Federal Reserve Chairman Ben S. Bernanke on Tuesday urged Congress and the Obama administration to strike a budget deal to avert tax increases and spending cuts that would send the government over a “fiscal cliff” in January and could trigger a recession next year.
The Fed chief also said Congress must raise the debt limit to prevent the government from defaulting. Failure to do so would impose heavy costs on the economy, he said. Mr. Bernanke said Congress also needs to reduce the federal debt over the long run to ensure economic growth and stability.
By contrast, resolving the fiscal crisis would prevent a sudden and severe shock to the economy, help reduce unemployment, and strengthen growth, he said. That could make the new year “a very good one for the American economy,” he said.
“In the worst-case scenario where the economy goes off the broad fiscal cliff I don’t think the Fed has the tools to offset that,” he said.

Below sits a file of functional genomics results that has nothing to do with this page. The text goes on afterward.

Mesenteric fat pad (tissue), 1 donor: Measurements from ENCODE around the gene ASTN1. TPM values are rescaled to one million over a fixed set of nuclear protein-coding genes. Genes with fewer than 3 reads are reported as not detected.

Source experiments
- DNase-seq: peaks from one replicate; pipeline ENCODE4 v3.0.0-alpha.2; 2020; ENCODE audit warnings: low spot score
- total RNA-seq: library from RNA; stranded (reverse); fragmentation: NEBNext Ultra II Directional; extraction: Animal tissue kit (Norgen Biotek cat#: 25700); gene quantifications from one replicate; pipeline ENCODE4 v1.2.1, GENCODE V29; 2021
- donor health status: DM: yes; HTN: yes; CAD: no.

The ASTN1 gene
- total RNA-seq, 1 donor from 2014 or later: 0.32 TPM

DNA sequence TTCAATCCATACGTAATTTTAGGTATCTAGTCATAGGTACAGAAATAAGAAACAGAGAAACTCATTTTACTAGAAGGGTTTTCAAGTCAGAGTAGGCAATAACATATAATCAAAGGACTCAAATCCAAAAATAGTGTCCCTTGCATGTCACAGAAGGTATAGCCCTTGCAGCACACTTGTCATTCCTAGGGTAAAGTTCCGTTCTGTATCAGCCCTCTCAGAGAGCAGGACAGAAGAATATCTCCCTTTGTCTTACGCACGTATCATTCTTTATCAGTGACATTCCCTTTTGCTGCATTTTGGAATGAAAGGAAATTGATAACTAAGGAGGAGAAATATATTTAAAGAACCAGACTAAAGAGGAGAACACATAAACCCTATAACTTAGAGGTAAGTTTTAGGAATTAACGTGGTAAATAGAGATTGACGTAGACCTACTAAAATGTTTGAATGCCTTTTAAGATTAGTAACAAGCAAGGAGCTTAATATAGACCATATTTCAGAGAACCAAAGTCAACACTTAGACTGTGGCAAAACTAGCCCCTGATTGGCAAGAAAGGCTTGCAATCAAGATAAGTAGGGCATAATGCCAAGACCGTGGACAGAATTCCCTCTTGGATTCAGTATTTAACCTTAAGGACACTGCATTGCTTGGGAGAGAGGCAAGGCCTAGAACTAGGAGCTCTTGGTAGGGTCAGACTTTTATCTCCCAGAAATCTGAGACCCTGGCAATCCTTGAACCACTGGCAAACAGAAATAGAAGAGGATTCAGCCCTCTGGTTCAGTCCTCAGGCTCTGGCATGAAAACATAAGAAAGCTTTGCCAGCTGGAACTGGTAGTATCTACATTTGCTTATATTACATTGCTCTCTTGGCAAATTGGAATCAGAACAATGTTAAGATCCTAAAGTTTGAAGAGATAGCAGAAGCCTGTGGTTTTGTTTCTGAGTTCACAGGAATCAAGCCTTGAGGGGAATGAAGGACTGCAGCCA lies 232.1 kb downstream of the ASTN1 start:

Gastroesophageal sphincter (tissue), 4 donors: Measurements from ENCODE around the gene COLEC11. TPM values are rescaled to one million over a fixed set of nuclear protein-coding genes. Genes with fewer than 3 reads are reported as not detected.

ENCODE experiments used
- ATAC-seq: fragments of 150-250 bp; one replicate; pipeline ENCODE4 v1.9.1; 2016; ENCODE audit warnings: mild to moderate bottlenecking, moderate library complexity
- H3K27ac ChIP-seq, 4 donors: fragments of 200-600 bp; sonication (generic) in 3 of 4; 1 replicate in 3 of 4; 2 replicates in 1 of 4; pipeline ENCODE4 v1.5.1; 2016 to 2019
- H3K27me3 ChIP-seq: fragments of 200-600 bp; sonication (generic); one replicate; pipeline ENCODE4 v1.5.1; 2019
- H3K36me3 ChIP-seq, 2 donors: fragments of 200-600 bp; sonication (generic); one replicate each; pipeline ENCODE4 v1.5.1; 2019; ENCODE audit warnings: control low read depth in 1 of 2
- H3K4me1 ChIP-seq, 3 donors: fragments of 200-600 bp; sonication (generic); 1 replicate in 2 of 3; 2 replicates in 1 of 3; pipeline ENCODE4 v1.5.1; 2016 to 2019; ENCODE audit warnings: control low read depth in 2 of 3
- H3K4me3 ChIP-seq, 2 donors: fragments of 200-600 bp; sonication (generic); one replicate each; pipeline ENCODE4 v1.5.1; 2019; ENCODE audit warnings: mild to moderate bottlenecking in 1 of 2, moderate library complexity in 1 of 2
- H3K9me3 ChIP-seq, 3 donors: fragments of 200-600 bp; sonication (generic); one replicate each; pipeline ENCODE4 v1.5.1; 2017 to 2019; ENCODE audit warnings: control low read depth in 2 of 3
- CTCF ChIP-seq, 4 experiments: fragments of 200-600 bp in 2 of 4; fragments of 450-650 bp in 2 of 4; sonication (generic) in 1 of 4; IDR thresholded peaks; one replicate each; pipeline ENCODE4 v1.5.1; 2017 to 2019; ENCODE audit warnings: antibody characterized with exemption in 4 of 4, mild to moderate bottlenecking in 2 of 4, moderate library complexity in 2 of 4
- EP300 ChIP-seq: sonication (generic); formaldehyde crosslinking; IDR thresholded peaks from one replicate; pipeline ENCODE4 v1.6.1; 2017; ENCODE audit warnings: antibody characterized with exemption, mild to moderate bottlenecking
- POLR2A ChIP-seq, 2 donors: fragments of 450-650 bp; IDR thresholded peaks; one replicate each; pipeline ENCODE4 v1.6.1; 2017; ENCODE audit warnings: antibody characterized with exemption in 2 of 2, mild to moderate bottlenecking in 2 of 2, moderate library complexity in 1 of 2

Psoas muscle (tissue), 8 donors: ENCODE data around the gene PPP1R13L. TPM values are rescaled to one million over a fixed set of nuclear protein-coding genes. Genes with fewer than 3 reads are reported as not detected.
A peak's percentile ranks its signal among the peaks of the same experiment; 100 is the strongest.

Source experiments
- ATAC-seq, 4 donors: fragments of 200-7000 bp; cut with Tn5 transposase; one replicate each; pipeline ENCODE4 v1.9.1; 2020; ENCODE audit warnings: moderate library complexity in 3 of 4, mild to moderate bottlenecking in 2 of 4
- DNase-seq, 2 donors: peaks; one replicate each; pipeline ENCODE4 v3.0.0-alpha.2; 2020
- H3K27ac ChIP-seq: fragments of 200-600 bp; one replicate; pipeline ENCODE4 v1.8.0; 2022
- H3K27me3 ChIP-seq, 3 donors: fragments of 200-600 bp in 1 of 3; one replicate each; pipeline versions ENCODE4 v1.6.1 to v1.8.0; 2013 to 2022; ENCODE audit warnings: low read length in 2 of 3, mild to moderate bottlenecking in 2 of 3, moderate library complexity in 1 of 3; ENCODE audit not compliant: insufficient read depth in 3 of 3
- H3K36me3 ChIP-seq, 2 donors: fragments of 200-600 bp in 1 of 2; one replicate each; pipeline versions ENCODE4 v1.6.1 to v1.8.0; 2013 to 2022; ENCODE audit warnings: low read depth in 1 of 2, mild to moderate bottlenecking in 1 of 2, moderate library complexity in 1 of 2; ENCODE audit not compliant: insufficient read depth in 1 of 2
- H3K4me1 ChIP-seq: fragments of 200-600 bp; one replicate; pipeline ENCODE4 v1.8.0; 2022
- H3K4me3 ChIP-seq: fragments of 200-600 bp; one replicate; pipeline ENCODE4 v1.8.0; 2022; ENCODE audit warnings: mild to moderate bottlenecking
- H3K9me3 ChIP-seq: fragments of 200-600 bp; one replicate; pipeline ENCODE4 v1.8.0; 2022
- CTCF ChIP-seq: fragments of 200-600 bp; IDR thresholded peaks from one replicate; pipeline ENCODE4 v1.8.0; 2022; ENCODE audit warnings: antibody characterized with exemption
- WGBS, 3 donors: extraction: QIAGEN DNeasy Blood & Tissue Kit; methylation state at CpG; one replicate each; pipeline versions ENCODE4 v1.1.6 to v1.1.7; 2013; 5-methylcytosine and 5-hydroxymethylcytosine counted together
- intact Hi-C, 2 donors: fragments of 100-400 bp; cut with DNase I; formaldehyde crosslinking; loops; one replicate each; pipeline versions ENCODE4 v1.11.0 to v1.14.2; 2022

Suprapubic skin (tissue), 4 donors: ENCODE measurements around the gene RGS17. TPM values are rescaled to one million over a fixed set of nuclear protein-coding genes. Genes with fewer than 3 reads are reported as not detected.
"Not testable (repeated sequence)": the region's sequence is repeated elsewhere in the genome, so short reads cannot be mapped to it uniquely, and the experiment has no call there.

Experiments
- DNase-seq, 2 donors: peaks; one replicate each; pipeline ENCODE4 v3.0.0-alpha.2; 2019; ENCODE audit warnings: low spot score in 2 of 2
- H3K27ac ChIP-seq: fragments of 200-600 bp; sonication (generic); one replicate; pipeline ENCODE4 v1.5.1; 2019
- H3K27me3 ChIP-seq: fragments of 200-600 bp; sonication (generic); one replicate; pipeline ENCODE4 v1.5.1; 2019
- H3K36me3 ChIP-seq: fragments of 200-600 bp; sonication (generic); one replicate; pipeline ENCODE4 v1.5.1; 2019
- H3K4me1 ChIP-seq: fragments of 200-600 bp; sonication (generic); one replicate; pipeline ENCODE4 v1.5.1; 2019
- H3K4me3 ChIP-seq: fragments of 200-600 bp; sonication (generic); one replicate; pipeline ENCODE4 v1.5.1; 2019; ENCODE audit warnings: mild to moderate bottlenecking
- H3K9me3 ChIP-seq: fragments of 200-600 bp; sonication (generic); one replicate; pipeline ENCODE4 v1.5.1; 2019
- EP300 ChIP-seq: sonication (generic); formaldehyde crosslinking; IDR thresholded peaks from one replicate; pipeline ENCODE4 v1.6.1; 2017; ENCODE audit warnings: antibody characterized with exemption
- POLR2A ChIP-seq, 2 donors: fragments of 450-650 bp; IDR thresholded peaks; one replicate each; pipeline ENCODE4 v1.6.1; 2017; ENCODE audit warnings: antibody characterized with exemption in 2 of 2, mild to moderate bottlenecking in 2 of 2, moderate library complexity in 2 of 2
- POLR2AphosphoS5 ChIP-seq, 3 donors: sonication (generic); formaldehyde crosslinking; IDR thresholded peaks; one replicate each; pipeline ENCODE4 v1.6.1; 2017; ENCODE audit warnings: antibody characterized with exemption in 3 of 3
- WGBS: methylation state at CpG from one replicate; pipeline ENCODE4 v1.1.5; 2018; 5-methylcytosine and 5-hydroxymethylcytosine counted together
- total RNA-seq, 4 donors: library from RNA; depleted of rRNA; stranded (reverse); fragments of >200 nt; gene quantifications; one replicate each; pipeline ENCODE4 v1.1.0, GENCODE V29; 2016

Over the long run, the U.S. economy has grown an average of about 2.5 percent each year. Economists predict growth in the July-September quarter will be revised up to an annual rate of around 3 percent, above the government’s initial 2 percent estimate. But they think the economy is slowing to an annual growth rate of less than 2 percent in the October-December quarter — too slow to make much of a dent in the current unemployment rate of 7.9 percent.
Mr. Bernanke said several factors have weighed on growth: Long-term unemployment has eroded many workers’ skills and led some who have lost jobs to stop looking.
Companies have spent less on machinery, computers and other goods, reducing their production capacity. Stricter lending rules and uncertainty about the economy may have discouraged would-be entrepreneurs from starting more companies, the Fed chairman said.
By the end of December, just as the fiscal cliff nears, the federal government is expected to hit its borrowing limit. Treasury Secretary Timothy F. Geithner has said he will resort to the same maneuvers he used during the last debt standoff in 2011 to prevent the government from defaulting on its debt.
After the last debt standoff in the summer of 2011, Standard & Poor’s downgraded the government’s credit rating on long-term securities one notch from the highest level of AAA to AA+. It was the first downgrade of U.S. government debt.
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